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01/05/90 DISTRICT COLUMBIA v. DANIEL BETHEL

January 5, 1990

DISTRICT OF COLUMBIA, APPELLANT
v.
DANIEL BETHEL, APPELLEE



Appeals from the Superior Court of the District of Columbia; Hon. Rufus G. King III, Trial Judge.

Before Steadman, Schwelb, and Farrell, Associate Judges.

The opinion of the court was delivered by: Schwelb

SCHWELB, Associate Judge:

The District of Columbia appeals on several grounds from a million dollar judgment entered upon a jury verdict in favor of Daniel Bethel, an inmate at the Central Facility at Lorton prison. Finding no error, we affirm.

I

Bethel was severely injured when he was stabbed by another inmate, Carter, with a "shank." *fn1 Bethel was asleep in his dormitory at the time of the stabbing, which apparently resulted from a relatively minor incident between Carter and Bethel two days earlier. On that occasion, Bethel had stood up for an older inmate who was working in the prison bathhouse with him and who had refused to give Carter an extra portion of soap. There was, at most, a minor skirmish between Bethel and Carter, and a correctional officer who was present took no action.

At trial, Bethel asserted that the District had negligently caused Bethel's injuries by failing to control inmate movement, by allowing inmates to have authority over other inmates, by failing to control inmates' access to weapons, by failing to provide proper supervision of inmates by officers, by unreasonably delaying its response to an emergency, and by operating an overcrowded facility. Both parties presented expert testimony. James Murphy, Bethel's expert penologist, testified that the District had failed to adhere to the applicable standard of care in each of these six respects. The District's expert, James Black, concurred in many but not all of Mr. Murphy's major Conclusions.

II

The District claims that Bethel did not establish the proper standard of care. It contends that Mr. Murphy based his testimony largely on the American Correctional Association's Standards for Adult Correctional Institutions (2d ed. 1981), and asserts that "ACA standards are not negligence standards." The District does not, however, challenge Mr. Murphy's expertise. Rather, it contends in effect that his testimony was legally insufficient because, according to the District, he relied on improper materials to guide his expert opinion. The District cites no authority in support of its contention that a qualified expert's opinion can be undermined in this way. In general, although an opinion rises no higher than the level of the evidence and the logic on which it is predicated, it is for the jury, with the assistance of vigorous cross-examination to measure the worth of the opinion. United States v. Hill, 62 F.2d 1022, 1025 (8th Cir. 1933); see also Singer Co. v. E. I. du Pont de Nemours & Co., 579 F.2d 433, 442-43 (8th Cir. 1978). *fn2

In any event, in reaching his Conclusion that the District had violated the applicable standard of care, Mr. Murphy relied not only on the ACA standards, but also on the District's policies and procedures and on his own considerable experience in the field of penology. Bethel never argued, nor did the Judge instruct the jury, that violation of an ACA standard was negligence per se, and there is no contention that the charge to the jury was improper.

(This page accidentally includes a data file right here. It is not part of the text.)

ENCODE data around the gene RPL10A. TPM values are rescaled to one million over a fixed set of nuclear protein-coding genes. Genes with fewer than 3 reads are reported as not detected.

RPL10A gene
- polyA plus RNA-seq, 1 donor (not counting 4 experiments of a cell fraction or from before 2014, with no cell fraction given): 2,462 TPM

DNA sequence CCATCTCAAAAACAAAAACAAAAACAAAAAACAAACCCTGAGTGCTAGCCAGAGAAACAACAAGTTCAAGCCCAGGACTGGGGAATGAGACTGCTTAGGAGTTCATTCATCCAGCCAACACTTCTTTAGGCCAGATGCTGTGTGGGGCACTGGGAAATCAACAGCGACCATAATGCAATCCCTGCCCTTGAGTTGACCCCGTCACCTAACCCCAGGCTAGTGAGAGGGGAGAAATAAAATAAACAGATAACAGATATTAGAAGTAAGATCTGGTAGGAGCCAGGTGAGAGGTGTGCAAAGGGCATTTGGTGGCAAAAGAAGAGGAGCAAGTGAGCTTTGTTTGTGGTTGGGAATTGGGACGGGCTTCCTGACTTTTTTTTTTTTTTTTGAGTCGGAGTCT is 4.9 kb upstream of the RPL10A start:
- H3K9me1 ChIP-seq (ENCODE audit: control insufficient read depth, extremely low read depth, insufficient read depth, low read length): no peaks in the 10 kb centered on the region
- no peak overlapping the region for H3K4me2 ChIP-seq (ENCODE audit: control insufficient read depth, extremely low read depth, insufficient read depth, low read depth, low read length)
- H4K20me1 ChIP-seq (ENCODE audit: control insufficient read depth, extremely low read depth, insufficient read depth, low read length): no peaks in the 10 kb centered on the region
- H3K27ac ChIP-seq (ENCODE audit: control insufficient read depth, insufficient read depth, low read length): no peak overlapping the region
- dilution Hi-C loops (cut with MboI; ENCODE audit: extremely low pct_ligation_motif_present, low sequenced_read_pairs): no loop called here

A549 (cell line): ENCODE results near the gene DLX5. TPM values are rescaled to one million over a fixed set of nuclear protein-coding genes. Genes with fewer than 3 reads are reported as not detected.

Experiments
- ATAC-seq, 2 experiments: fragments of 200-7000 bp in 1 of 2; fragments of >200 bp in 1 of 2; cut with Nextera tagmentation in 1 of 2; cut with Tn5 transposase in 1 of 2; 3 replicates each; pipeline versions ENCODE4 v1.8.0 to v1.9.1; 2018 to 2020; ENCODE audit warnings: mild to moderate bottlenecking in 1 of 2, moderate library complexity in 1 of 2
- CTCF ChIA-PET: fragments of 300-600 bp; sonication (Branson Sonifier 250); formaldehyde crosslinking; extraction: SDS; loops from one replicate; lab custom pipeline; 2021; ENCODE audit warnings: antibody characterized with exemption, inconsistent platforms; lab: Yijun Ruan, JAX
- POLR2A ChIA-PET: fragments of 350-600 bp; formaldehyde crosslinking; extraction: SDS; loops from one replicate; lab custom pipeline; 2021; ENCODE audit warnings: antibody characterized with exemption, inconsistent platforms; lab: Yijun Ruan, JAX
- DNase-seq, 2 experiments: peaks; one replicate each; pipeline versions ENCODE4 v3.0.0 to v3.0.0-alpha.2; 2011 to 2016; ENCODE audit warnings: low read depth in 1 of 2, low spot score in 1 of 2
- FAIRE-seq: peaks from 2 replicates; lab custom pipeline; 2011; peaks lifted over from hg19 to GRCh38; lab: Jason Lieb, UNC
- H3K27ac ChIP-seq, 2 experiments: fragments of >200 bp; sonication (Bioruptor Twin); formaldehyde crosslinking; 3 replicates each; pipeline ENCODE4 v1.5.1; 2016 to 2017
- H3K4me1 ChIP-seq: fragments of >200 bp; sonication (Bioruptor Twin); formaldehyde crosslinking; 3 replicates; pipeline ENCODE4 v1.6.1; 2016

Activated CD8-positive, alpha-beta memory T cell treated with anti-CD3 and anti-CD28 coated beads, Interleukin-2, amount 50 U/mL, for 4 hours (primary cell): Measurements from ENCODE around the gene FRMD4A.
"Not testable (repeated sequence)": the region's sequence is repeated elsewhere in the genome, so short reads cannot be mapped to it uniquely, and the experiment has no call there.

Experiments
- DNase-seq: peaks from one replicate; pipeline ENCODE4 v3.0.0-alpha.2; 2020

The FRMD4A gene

In Rivers v. State, 142 Misc. 2d 563, 537 N.Y.S.2d 968, 970 (Ct. Cl. 1989), relied on by the District, the court described the ACA standards as "normative goals to be striven for, not the prevailing medical standards of any given community." The court held in Rivers that medical malpractice could not be established by simply introducing, in lieu of expert medical testimony, an ACA standard requiring the forwarding of medical records to a physician who operates on the inmate at a facility outside the prison. Rivers has no application to the present case, in which expert testimony was introduced and the plaintiff relied on far more than the bare ACA standards. We therefore find the District's argument based on Rivers unpersuasive.

III

The District contends that the ACA standards are inconsistent with the consent decree in Twelve John Does v. District of Columbia, No. 80-2136 (D.D.C. April 28, 1982). This was a settlement of constitutional and related claims brought in a class action against the District by a number of prisoners at the Lorton facility. Bethel was confined at Lorton when the suit was filed, and was thus a member of the plaintiff class.

No argument was made to the trial court about the Twelve John Does decree. Indeed, the decree was mentioned once by the District at trial, at which time Bethel's counsel interposed no objection, but argued that its use by the District would open the door to other evidence about it, a contention with which the Judge agreed. Apparently for tactical reasons, the District never again brought up the decree in the trial court. Nevertheless, on appeal, the District filed an appendix of materials from the Twelve John ...


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